Primer is a base coat of paint that acts as a buffer zone between the material you’re painting and the surface coat. Doing so can shield the surface coat from scratches, dings, stains and other imperfections that might otherwise show through. It also creates better adhesion, allowing the surface coat to “stick” better.
The result? You can get the same job done with fewer coats of surface paint.
If you’re painting a dark surface with a light paint, using a primer prevents that darker shade underneath from affecting the finished product.
Latex primer is a water-based primer that can work on brick, concrete, drywall, masonry, metal, plaster or wood. It dries quickly, in just three or four hours, but it can fail to mask stains unless applied thoroughly because it’s not as thick as an oil-based primer.
Oil-based primers are good at covering old stains and withstanding new ones. They also hold up well under extreme temperatures. But you can’t use water to thin them—they require chemical thinners—and they take longer to dry (24 hours) than other primers. They also release large amounts of VOCs. Oil-based primers are not a good choice for galvanized metal or masonry.
Shellac primers are high-adhesion primers that stick well to most surfaces and are great at both covering and preventing stains. They’re so thorough that they can even seal in smells from smoke accumulation. They’re also extremely fast-drying (less than an hour).
They do contain more VOCs than latex primers, and you’ll need denatured alcohol to clean paintbrushes. Shellac primers are premium products, and it’s reflected in the cost, which can be more than double that of a latex or oil-based primer.
Self-priming paint serves as a paint and primer in one because it’s thicker than other types of paint and can give you a sturdier coat with more complete coverage. Especially rough or porous surfaces may still do better with a separate primer.
Types of Paint Finishes
When choosing a paint finish, take the surface you’re painting into account, as well as the location. A high-sheen paint will show more imperfections, and dark colors will have more sheen, so you may want to choose a less shiny finish if you’re painting an imperfect surface.
There isn’t a single correct sheen choice for each type of room.
Flat or Matte
A matte finish is the opposite of glossy paint in terms of how it handles light: Instead of reflecting it, it soaks it up like a sponge. It has the greatest amount of pigment, but you might want to avoid using it in kids’ rooms and high-traffic areas because it’s difficult to clean without stripping off some of the paint along with the dirt.
- Best for: Adults’ bedrooms, dining rooms, low-traffic areas
An eggshell finish is made to resemble an eggshell. A paint with a low sheen and medium durability, it reflects a little more light than matte or flat paint. It’s good at covering imperfections and is easy to clean.
Best for: Family rooms, living rooms, dining rooms, bedrooms
Satin paints are easy to clean and more durable than matte, flat or eggshell paints. They’re good at defining trim, shutters and moldings around windows. But be sure to get it right the first time because this type of paint tends to magnify flaws created when it’s applied. Brushstrokes matter, and endless touch-ups aren’t any fun.
- Best for: Family rooms, foyers, children’s rooms, hallways, kitchens, bathrooms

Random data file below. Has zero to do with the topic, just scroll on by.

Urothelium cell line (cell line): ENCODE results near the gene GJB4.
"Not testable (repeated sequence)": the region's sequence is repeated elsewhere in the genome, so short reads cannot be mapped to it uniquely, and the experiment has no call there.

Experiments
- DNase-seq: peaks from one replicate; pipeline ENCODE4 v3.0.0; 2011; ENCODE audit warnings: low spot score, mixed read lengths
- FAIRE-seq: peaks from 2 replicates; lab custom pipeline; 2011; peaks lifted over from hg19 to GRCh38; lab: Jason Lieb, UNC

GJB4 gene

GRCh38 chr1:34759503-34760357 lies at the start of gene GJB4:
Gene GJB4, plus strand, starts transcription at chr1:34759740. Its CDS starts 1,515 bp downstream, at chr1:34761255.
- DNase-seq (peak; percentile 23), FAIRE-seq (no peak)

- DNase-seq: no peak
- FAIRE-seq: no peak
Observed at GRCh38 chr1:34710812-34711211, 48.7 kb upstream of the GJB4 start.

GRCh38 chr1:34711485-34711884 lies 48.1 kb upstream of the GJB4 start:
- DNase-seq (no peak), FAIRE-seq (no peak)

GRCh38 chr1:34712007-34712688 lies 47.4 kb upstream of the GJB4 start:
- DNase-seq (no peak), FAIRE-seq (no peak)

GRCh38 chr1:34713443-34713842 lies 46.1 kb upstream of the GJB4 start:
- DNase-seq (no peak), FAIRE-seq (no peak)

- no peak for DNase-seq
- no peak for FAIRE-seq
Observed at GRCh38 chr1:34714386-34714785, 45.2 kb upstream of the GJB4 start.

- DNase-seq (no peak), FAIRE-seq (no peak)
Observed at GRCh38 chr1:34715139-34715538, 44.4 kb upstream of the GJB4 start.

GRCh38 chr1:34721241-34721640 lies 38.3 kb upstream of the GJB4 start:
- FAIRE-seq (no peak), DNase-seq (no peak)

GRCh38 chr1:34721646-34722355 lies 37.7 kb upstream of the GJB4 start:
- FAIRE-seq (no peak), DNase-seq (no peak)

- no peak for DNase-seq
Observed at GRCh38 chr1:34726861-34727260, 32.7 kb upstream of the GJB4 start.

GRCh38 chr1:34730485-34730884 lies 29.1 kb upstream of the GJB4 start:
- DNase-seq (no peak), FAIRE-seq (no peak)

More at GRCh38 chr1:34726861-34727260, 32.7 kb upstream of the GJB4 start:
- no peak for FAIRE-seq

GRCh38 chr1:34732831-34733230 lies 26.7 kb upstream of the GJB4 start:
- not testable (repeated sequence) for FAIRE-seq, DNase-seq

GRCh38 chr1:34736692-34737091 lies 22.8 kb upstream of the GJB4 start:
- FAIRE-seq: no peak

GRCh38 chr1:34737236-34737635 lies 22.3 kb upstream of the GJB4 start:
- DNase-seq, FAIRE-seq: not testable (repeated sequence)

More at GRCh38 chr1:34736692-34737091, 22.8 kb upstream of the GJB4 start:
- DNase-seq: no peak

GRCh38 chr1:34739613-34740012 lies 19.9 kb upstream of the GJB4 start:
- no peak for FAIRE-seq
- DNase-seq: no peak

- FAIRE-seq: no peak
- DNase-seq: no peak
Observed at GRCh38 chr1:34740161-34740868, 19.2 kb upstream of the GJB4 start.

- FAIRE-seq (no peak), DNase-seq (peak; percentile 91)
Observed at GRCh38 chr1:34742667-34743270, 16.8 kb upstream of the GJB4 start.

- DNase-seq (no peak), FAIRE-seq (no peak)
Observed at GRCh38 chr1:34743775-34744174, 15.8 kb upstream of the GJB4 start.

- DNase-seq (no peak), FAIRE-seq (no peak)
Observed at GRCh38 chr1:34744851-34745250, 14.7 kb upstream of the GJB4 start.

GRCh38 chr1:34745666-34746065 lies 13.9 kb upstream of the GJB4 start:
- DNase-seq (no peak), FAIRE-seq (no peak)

These high-durability paints are perfect for areas that get a lot of use and contact, as well as areas prone to moisture and grease stains. Semi-gloss paint creates a shiny, finished look, so you may want to try it when painting furniture.
- Best for: Bathrooms, kitchens, trim, molding
This paint is just what it sounds like: the highest-gloss, highest-sheen paint available. It’s also extremely durable and good for high-traffic spots that get a lot of fingerprints.
- Best for: Doors, kitchen cabinets, window trim
Choosing Your Color
It’s one thing to look at a small paint color swatch at the paint or hardware store, but things look different on the wall in your home. The angle and amount of light, cabinet placement and shadows, flooring and furniture all play a role in dictating what might look good on a painted surface—and what might not. Your window placement and orientation can also make a difference, and so can the time of day.
But even though you want to see the color on the wall, you don’t want to paint the whole room and then find that it’s darker or brighter or just uglier than you thought it would be when viewed in limited quantity.
To choose a color you’ll be satisfied with:
- Install your carpet or hardwood floor first, so you can make sure the paint doesn’t clash.
- Test the paint on more than one wall to account for differences in natural light.
- Place artificial lighting, too, for the same reason.
- Paint an area at least 1 foot by 1 foot.
- Use a primer for bright colors.
- Apply two coats of paint.
- Apply the paint to the wall, not a board you hold up next to it (the result will be different).
Paint Drying vs. Paint Curing
Just because your paint has dried, that doesn’t mean it’s cured. These are two different concepts. Your paint is dry when it’s dry enough to touch, but it isn’t cured until it reaches its maximum hardness.
Paint dries in a matter of hours or even minutes. But cure time is much longer, typically taking days or weeks.
Interestingly, water-based paints dry four times faster than oil paints (or even more quickly) but take a lot longer to cure. Oil-based paints can take a handful of days to a week to cure, while water-based paints can take three weeks to a month to cure.
Until your paint is cured, it’s best to be careful around it and touch it as little as possible.
Choosing the right paint for your project just requires a little knowledge and planning. If you don’t want to do it yourself, you can compare quotes from interior paint contractors in your area to see who can do a good job at a reasonable price.